The history of advertising No 4: Cocaine

On 9 March 1984, Campaign splashed with a story that had the industry aghast. So incendiary were its contents that the reporter who wrote it pleaded not to be given a byline.

The history of advertising No 4: Cocaine

Under the headline "Drugs deals hit agencies", the story claimed cocaine use had become such a problem that it was influencing deals between agencies and production companies.

The uproar wasn't provoked by the revelation itself - adland's drug habit had been an open secret for more than two decades - but that it had been made public in such dramatic fashion.

Bernard Barnett, then Campaign's editor, remembers getting a stream of angry phone calls. "They were saying we shouldn't have run the story," he says. "But we believed that if drug use was affecting the way the industry was operating, then we had a duty to write about it."

The story claimed some agency producers had been asking production companies for small quantities of cocaine either before or after the contract for a commercial had been awarded. Production companies were also said to have offered cocaine as an inducement.

The joke about a coke habit being nature's way of telling you that you have too much money was never more apposite than when applied to the ad industry. Barnett believes the drugs link goes back to the 60s when agencies began paying big bucks to their stars.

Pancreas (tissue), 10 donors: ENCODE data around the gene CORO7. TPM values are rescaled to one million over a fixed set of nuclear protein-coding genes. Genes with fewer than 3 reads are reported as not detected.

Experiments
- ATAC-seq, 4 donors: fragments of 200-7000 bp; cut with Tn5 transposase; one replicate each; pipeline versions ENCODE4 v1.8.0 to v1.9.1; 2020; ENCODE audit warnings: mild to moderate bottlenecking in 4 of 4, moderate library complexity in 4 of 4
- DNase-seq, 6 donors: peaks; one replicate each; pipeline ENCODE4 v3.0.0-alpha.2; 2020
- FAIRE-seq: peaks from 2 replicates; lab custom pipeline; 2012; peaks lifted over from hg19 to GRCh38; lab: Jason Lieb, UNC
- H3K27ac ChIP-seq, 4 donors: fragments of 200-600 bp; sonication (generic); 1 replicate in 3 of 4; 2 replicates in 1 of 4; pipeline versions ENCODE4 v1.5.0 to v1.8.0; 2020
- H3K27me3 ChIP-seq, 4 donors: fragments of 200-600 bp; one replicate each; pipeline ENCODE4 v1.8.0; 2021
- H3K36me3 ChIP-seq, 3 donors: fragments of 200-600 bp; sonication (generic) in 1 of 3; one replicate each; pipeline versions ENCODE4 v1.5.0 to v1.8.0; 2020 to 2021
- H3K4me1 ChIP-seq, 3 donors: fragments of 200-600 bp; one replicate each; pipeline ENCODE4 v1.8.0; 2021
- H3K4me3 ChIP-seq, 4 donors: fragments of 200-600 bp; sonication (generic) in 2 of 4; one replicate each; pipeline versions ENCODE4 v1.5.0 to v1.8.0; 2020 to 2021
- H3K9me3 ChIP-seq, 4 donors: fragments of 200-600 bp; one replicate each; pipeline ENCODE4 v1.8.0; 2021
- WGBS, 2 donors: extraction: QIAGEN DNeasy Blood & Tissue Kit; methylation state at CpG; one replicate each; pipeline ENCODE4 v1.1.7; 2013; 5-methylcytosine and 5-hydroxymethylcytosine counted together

Tim Mellors, the Grey Group's worldwide creative director, reckons he was spending up to £300 a week on his coke habit during the late 70s and early 80s. "Everybody I hung around with at the time - and not just people in advertising - did it," he remembers.

Just how serious adland's drug problem became, and how widespread it remains, is hard to say. But tales of how it was possible to get stoned just by walking into the gents at the Grosvenor House on awards nights are wide of the mark.

Mellors, who kicked his habit in 1984, claims the prevalence of coke within advertising will always be a direct reflection of the industry's collective affluence: "So I don't see it returning for a long time yet."


  • Coca-Cola, the world's sixth-largest advertiser, gets its name from cocaine, one of its original ingredients. It was removed when problems associated with the drug emerged more than 80 years ago.
  • Former BBC senior executive Sarah Graham claimed before a Commons committee in October 2009 that cocaine use was rife among the Corporation's producers and star performers. She said it was seen as "part of your creative genius or part of your extraordinary personality".
  • Kate Moss lost ad contracts from H&M, Chanel and Burberry after her 2005 cocaine scandal. However, new deals brought her $9 million in 2009, compared with $5 million at the time her cocaine-snorting was exposed.